The University of Mississippi School of Law hosted a number of judges and lawyers from all over the State of Mississippi during the annual James O. Dukes Law School Professionalism Program, a half day program conducted by the Mississippi Bar Association as part of the Fall Orientation.
The program, which began in 1999, was named for former Bar President James O. “Jimmy” Dukes, who had a vision for mentoring law students on professionalism in their career.
“Jimmy was instrumental in helping the Bar and our profession focus on the importance of high standards and civility in our practice,” said W. Briggs Hopson, III, current president of the Mississippi Bar Association, addressing the 1L students. “It’s never too early to start talking about the importance of professionalism. The challenges that we face as attorneys are the same challenges that you will face as a law student.”
Justice Ann Hannaford Lamar, Associate Justice of the Mississippi Supreme Court, delivered the Keynote Address of the program.
“I hope you all recognize that this is a calling,” she said. “Those of us who have the privilege to be a part of this profession know that it is an honorable profession with the highest tradition of service to our communities and to our fellow man. Lawyers are confidants, and they are counselors who represent clients during the most difficult times of their lives.”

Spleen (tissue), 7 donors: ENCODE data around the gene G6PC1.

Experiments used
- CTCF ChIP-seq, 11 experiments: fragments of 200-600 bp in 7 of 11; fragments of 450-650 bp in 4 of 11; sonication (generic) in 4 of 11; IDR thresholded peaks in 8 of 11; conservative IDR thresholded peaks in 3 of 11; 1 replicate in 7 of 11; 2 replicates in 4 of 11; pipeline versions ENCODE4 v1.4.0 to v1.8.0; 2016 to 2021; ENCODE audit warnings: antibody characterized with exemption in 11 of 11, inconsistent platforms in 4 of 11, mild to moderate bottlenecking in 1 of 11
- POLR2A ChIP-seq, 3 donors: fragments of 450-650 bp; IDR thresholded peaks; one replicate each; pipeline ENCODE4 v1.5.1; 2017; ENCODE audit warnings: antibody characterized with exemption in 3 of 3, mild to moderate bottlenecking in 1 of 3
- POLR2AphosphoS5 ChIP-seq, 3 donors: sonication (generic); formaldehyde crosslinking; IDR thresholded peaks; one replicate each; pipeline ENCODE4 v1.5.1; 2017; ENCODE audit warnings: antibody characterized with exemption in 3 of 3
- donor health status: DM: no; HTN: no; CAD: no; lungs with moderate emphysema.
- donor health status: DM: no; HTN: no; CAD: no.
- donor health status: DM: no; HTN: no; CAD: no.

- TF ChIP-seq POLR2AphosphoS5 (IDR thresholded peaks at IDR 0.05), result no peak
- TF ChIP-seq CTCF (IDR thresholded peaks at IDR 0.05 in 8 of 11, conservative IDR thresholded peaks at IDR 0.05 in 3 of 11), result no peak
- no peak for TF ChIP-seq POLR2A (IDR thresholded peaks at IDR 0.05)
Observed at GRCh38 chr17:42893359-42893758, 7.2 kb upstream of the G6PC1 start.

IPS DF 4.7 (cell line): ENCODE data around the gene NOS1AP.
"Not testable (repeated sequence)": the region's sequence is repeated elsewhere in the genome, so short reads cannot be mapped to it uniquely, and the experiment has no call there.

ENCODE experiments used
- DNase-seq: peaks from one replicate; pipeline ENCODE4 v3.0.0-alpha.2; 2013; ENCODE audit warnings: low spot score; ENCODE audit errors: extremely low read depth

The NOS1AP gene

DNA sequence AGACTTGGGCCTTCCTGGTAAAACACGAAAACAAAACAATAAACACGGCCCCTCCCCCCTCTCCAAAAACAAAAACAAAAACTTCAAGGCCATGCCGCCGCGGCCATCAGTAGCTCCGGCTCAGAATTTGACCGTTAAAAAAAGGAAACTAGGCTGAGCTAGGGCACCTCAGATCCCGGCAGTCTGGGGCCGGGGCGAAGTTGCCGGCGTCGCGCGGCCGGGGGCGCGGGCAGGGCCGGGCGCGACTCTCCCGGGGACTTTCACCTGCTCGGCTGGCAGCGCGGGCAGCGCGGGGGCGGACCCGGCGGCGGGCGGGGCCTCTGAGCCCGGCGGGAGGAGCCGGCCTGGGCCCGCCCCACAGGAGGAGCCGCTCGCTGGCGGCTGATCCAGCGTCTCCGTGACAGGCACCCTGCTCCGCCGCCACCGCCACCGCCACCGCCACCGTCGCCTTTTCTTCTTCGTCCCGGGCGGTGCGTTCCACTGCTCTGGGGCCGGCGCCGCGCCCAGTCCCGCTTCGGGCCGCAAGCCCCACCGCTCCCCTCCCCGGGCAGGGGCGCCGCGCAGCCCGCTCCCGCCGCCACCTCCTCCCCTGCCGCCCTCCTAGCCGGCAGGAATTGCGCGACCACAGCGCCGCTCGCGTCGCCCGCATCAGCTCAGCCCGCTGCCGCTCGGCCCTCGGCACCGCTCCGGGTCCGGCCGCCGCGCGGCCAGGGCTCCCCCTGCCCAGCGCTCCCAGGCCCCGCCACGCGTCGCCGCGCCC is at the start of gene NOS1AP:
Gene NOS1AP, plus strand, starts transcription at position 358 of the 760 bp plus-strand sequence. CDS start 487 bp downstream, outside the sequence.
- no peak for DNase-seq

As part of the Dukes Professionalism Program, students participated in breakout sessions, facilitated by lawyers and judges from all over Mississippi. The students were given real world scenarios and were asked how they would handle the situations.
“Take a good look at these distinguished judges and lawyers who have taken the day out of their very busy practice to come to Oxford and to take part in this professionalism program,” said Lamar. “They are here to help you understand that ethics and civility and professionalism are not just buzzwords that we use. They are what we strive for in our profession.”
The program concluded with a luncheon sponsored by the Ole Miss Law Alumni Chapter.
After the luncheon, 1L students participated in the Professionalism Oath Ceremony and Pinning Ceremony. This is the first year that incoming law students have taken the Professionalism Oath and received a University of Mississippi School of Law lapel pin. Macey Edmondson, Assistant Dean for Student Affairs, incorporated the Professionalism Oath and Pinning Ceremony with Orientation for a number of reasons.
“It’s important to stress why being professional, courteous, and trustworthy is so important to the legal community. Attorneys represent clients’ interests; an attorney’s own reputation should not hinder the ability to represent the client effectively,” she explained. “Furthermore, we are a self-regulating profession. Attorneys must conduct themselves and hold other attorneys to high standards. Finally, professionalism begins from day one of law school. A Student’s legal reputation begins at Orientation, and we felt that the Professionalism Oath put them on notice of what is expected in the legal profession.”